Red Teaming and Social Engineering

The Red Team operation consists of a realistic scenario of a world-class offensive attack that is often used in the direction of large targets. The Red Team uses every documented and innovative method to infiltrate the victim’s cyberspace. These standards Comply with MITRE ATT&CK and simulates all fourteen documented plans for a global cyberattack, this simulation severely tests the status of all your defense mechanisms and their performance quality, hence red team services are one of the most important and sensitive offensive security services.


  • The red team differs from the penetration test: the red team is not limited to a specific domain and is not strict (for example, the access level is only within a specific web application).
  • Detecting access-specific vulnerabilities, some of which are only relevant to the red team, such as detecting browser vulnerabilities and deploying them in an attack scenario.
  • Red team operations are not limited to technical techniques, but also involve human resources (social engineering) as well as physical security (on-site physical access level).
  • Red Team operations should not be noisy because one of the goals, is to remain anonymous against defense mechanisms to better communicate with the hacker control and command center.
  • We are able to perform simulated attacks at the APT (Advanced persistent Threat) quality level using CPH (Cyber-Physical-Human) techniques. Red team operations are meant to reflect real-world cyber-attack scenarios that may be specific to an organization.
  • Red team exercises are used to assess the current security situation in a target company, employee awareness, as well as the response time of internal security teams such as the SOC (Security Operations Center).
  • The red team always tries to use its innovative methods in all the required stages of the attack, so the quality of the attack and benchmarking of the blue teams always depends on the level of knowledge used in the red team attack.


The attacker is always trying to gather information used to plan future operations. Reconnaissance operations involve techniques in which attackers actively or passively gather information. These techniques are used to support the target, and the information obtained from them may include details of the organization, infrastructure, or victim staff and personnel, and may be used by the attacker to perform other steps in the intrusion cycle in cases such as Information Gathering to help the attacker plan and execute the Initial Access step.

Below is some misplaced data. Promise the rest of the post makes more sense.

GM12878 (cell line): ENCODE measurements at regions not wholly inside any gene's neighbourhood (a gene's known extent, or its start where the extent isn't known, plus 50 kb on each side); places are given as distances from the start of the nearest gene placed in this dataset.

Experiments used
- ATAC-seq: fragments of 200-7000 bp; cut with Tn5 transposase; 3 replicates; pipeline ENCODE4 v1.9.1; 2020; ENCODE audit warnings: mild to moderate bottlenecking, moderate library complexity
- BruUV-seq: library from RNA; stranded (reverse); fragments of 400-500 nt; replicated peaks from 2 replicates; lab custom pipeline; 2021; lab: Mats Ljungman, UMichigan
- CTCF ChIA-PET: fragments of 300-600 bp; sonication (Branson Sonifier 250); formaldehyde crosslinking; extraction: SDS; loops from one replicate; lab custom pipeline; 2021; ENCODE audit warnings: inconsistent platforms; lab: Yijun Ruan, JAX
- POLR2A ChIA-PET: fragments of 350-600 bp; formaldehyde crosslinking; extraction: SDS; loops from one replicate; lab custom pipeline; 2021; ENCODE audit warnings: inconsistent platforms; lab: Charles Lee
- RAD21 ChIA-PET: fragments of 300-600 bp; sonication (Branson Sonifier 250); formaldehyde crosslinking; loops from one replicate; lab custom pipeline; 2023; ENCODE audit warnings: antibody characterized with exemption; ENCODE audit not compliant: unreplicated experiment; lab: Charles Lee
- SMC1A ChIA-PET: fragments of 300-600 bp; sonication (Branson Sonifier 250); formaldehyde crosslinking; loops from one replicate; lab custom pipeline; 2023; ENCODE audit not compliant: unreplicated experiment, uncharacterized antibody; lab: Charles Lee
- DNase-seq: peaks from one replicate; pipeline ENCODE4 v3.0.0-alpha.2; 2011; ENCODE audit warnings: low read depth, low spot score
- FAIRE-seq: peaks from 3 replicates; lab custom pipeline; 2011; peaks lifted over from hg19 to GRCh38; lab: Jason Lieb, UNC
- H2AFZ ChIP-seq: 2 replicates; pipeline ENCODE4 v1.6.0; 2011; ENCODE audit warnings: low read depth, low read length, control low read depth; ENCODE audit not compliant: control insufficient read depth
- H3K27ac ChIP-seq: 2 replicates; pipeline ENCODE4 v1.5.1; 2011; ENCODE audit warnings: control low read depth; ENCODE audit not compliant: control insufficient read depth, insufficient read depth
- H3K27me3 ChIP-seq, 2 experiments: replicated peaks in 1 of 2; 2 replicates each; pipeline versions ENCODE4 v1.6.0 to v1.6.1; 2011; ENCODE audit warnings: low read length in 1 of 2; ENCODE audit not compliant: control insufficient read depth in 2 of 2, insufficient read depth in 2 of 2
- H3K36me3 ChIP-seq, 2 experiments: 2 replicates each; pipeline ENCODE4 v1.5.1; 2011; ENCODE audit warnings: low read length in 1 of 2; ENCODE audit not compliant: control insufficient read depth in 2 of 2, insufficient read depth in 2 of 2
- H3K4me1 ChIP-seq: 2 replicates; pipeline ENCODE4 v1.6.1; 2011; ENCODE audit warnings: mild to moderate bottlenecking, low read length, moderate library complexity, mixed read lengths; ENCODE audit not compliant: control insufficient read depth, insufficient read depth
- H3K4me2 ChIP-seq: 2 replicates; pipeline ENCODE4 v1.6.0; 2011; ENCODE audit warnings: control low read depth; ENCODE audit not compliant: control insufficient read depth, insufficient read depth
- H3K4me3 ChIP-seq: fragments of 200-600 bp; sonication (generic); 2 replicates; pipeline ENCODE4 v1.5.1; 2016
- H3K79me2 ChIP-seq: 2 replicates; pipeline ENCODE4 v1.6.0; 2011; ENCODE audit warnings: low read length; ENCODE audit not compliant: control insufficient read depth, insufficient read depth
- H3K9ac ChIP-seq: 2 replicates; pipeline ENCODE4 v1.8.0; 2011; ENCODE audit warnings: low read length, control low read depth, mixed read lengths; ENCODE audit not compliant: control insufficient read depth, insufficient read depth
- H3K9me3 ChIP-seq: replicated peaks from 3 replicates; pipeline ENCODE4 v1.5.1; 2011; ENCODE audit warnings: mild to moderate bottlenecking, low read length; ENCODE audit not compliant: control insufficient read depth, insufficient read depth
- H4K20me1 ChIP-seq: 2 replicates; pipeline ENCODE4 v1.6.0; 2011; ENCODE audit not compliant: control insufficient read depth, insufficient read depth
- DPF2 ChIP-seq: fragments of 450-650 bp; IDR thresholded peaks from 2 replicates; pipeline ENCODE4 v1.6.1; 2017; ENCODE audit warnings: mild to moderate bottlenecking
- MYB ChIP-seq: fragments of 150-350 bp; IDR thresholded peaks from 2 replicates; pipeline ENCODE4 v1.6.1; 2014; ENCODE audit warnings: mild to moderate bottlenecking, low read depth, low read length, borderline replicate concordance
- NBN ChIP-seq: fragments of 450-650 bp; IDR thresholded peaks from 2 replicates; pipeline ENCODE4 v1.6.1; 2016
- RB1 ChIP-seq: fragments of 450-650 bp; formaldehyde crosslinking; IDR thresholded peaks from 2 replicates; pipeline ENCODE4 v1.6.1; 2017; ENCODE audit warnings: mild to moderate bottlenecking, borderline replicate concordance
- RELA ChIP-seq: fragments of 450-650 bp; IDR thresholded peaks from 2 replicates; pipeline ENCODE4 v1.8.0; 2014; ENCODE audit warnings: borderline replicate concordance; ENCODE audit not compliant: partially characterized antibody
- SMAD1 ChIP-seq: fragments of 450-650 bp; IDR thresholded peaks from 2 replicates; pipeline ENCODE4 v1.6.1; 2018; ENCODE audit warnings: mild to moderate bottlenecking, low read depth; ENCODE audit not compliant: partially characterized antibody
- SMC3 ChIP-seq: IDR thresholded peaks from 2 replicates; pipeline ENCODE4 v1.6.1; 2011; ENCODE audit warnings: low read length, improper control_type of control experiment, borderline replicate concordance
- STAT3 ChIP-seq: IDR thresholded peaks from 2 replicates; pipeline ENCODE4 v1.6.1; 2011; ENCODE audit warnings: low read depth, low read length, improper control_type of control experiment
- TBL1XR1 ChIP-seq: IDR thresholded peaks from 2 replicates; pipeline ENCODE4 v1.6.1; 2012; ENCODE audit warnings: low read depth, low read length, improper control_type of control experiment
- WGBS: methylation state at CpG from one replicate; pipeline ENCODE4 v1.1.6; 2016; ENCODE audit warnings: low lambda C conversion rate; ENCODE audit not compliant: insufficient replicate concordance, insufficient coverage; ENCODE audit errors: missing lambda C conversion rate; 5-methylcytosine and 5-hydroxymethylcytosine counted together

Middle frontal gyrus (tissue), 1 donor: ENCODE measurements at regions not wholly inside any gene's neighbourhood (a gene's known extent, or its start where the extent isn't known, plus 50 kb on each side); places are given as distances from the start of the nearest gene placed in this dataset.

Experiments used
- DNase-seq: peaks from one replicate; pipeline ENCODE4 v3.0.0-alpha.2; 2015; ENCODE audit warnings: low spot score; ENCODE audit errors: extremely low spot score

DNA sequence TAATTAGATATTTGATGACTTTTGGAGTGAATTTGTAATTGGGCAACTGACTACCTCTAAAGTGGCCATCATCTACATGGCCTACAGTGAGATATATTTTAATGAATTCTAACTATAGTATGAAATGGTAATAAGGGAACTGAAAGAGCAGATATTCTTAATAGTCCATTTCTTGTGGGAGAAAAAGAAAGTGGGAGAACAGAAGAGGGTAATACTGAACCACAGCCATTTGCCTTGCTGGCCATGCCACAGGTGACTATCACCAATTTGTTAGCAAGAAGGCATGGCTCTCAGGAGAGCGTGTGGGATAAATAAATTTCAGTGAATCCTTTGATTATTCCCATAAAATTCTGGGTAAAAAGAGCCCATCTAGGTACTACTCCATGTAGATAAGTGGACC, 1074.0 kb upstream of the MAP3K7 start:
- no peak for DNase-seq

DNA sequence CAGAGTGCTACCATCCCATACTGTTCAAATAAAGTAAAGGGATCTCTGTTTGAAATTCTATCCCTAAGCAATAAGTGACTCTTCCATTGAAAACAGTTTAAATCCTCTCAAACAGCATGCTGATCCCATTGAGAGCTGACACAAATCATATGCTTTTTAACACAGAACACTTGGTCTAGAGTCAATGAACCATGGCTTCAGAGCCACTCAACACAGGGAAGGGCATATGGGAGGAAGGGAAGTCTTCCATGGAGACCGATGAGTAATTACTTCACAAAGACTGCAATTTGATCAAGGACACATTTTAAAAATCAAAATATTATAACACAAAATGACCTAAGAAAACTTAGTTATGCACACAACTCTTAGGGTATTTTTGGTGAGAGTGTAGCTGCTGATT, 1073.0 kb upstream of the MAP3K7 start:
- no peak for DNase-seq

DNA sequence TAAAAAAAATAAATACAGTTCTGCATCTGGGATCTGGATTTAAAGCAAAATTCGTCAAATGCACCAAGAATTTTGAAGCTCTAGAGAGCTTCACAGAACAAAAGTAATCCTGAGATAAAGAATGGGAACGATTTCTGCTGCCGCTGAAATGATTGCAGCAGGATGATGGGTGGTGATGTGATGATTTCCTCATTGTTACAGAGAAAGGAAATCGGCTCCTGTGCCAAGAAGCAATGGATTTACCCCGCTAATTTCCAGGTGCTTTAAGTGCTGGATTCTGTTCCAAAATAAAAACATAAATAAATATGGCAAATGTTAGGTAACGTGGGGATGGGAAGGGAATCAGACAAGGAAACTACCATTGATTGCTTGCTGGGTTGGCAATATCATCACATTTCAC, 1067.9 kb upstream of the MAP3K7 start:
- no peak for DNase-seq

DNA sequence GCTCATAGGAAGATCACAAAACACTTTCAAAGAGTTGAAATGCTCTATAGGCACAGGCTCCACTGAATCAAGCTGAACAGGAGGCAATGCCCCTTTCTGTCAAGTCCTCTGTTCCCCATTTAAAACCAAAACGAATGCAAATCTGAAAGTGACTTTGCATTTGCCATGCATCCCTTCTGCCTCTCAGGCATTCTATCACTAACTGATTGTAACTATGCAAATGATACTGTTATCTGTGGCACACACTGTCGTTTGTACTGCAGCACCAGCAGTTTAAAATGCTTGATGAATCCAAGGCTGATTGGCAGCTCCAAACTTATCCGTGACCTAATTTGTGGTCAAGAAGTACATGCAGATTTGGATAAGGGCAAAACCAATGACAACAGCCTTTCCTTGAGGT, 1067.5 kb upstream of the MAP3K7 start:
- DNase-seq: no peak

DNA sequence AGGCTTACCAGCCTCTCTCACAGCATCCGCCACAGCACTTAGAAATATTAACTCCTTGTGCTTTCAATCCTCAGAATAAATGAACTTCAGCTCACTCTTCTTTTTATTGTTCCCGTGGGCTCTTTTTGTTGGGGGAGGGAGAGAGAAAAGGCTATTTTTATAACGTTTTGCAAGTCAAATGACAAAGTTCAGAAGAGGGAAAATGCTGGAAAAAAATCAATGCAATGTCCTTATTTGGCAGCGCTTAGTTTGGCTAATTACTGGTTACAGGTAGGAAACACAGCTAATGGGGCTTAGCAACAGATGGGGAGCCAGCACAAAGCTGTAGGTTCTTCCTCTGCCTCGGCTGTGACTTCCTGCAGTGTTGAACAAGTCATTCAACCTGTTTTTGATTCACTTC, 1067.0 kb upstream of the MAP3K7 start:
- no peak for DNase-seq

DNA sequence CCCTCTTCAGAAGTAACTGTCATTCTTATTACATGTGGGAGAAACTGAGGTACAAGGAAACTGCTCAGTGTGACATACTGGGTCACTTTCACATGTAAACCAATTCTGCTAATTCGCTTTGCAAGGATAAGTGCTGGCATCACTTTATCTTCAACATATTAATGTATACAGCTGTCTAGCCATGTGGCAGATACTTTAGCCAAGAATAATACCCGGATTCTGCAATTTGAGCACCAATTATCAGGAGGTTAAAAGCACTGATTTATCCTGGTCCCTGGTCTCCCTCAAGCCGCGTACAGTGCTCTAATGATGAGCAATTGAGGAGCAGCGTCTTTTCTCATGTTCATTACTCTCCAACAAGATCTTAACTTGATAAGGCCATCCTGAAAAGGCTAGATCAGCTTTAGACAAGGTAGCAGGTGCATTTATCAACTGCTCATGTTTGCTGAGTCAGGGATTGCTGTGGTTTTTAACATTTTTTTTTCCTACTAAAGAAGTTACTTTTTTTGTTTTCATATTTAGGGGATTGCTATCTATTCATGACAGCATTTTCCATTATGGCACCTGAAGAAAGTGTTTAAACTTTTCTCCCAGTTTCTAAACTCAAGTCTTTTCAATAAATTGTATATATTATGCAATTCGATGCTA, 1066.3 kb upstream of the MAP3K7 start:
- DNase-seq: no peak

Establish Initial Access

The attacker is trying to break into your network. Primary access involves techniques that use different input vectors to obtain their initial access in a network. Techniques used to gain access include Spear Phishing and exploiting vulnerabilities in public web servers. Bases obtained through initial access can provide continuous access, such as valid accounts and external remote services.


The attacker is trying to maintain his access. Access stability includes techniques that an attacker uses to prevent re-access to the system, change credentials, and other interruptions that interrupt access. Techniques used for stability include any performance or configuration changes that allow an attacker to retain their place in the system, such as replacing or hijacking authorized code or adding code in Startup.

Privilege Escalation

Privilege Escalation involves techniques that an attacker uses to obtain higher-level permissions on a system or network. Attackers can often gain access to and detect a network with unauthorized access, but they need higher access to pursue their goals. This need is addressed through routine approaches, the use of vulnerabilities or incorrect settings, and system vulnerabilities. These techniques are regularly accompanied by sustainability access techniques.

Defense Evasion

Being invisible to defense mechanisms (Defense Evasion) includes techniques that attackers use to prevent detection during their attacks. These techniques include deleting and disabling security software or obscuring and encrypting data and scripts. Attackers also exploit trusted processes to hide their malware.

Internal Reconnaissance

Internal Reconnaissance includes techniques that an attacker may use to gain information about the system and the internal network. These techniques help attackers observe and orient the environment before deciding how to work. The information obtained allows attackers to discover what they can control and what is around their entry point, and to figure out how to exploit the victim system after infiltrating. In this regard, there are native operating system tools that are often used to collect information.

Lateral Movement

Lateral movement involves the techniques that attackers use to access and control remote systems on the network. Pursuing the main goal often requires exploring the network to find your goal and subsequently achieve it. Achieving a goal regularly involves spinning through multiple systems and accounts to gain. Attackers may install their remote access tools to perform Lateral Movement or to use authorized credentials with local network and operating system tools (which may be hidden).


This collection consists of techniques that attackers may use to gather information from targeted sources. Often, the next step after collecting data is to steal it. Victim sources usually include different types of drives, browsers, audio, video, and email. Common collection methods include taking screenshots and keyboard input.
Penetration Testing and Security Assessments
Industrial Control Systems Security

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